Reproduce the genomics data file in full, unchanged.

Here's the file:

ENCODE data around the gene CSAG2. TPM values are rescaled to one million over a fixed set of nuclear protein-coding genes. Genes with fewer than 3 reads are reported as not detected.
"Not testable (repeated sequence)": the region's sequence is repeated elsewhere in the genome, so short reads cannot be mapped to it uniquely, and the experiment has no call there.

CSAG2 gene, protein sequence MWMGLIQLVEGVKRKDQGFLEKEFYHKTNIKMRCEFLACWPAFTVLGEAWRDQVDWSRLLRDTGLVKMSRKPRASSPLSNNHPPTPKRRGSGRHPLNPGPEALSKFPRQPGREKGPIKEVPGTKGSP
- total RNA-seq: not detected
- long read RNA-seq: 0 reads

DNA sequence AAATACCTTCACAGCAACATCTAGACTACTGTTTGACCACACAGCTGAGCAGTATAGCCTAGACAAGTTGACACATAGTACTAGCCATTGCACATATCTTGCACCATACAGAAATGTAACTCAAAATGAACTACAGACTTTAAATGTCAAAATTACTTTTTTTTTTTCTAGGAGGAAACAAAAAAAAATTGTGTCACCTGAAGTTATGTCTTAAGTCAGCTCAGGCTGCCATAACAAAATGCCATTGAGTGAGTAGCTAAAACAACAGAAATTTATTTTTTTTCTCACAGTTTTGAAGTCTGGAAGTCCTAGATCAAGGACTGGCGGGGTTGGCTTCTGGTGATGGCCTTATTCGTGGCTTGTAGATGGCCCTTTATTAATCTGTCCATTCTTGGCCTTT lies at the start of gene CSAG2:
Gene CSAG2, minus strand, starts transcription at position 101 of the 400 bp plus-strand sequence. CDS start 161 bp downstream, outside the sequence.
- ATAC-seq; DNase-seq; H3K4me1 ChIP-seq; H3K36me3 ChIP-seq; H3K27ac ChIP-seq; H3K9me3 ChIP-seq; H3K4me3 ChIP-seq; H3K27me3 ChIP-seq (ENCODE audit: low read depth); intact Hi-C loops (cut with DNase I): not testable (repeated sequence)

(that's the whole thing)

ENCODE data around the gene CSAG2. TPM values are rescaled to one million over a fixed set of nuclear protein-coding genes. Genes with fewer than 3 reads are reported as not detected.
"Not testable (repeated sequence)": the region's sequence is repeated elsewhere in the genome, so short reads cannot be mapped to it uniquely, and the experiment has no call there.

CSAG2 gene, protein sequence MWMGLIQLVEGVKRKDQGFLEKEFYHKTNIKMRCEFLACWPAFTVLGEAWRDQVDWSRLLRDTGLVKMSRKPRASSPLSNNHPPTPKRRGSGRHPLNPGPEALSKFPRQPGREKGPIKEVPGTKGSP
- total RNA-seq: not detected
- long read RNA-seq: 0 reads

DNA sequence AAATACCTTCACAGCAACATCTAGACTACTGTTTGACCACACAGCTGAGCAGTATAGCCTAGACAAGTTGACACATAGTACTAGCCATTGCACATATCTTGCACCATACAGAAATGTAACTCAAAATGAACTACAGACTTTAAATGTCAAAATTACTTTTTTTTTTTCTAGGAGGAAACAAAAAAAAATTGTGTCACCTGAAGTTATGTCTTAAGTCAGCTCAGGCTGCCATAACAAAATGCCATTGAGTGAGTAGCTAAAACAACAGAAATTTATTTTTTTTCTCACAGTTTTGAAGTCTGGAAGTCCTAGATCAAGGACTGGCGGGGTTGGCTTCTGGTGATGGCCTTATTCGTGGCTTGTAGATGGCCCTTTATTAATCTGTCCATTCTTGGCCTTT lies at the start of gene CSAG2:
Gene CSAG2, minus strand, starts transcription at position 101 of the 400 bp plus-strand sequence. CDS start 161 bp downstream, outside the sequence.
- ATAC-seq; DNase-seq; H3K4me1 ChIP-seq; H3K36me3 ChIP-seq; H3K27ac ChIP-seq; H3K9me3 ChIP-seq; H3K4me3 ChIP-seq; H3K27me3 ChIP-seq (ENCODE audit: low read depth); intact Hi-C loops (cut with DNase I): not testable (repeated sequence)